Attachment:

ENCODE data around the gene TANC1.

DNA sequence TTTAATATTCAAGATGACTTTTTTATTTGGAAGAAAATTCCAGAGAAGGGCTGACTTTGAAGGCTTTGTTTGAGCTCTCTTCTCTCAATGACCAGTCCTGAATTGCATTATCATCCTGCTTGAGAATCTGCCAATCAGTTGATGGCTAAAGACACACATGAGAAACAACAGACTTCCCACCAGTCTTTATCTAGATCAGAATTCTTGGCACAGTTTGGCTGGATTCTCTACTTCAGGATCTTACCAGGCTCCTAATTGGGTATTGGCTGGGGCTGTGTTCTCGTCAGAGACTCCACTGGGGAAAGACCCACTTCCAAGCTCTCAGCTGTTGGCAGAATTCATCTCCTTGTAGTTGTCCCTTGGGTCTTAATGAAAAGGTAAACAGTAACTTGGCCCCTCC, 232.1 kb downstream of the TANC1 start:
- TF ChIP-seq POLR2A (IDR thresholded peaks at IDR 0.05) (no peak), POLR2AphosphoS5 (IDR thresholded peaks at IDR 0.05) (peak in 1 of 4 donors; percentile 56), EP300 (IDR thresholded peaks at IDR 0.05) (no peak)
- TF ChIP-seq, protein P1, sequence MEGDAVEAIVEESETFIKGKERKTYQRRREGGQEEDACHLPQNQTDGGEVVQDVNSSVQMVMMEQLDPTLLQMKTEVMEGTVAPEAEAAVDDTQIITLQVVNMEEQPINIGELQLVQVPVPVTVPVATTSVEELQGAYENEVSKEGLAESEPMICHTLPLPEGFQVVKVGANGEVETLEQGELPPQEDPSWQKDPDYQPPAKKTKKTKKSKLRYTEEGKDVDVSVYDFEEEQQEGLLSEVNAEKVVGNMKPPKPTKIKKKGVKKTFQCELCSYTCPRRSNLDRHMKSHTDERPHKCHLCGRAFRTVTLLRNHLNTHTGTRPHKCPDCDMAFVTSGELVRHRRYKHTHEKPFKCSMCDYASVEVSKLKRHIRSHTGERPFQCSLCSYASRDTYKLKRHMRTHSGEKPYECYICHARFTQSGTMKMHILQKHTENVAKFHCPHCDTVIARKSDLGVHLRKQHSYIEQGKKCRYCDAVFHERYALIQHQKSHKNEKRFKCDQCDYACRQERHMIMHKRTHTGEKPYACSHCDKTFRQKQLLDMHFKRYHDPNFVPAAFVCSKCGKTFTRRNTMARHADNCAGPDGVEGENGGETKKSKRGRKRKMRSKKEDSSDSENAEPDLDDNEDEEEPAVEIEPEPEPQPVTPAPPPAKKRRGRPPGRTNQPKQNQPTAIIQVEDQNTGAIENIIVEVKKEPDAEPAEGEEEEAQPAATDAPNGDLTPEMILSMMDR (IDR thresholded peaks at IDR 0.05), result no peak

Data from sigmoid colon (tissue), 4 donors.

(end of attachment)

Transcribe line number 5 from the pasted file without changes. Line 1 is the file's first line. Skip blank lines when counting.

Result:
Data from sigmoid colon (tissue), 4 donors.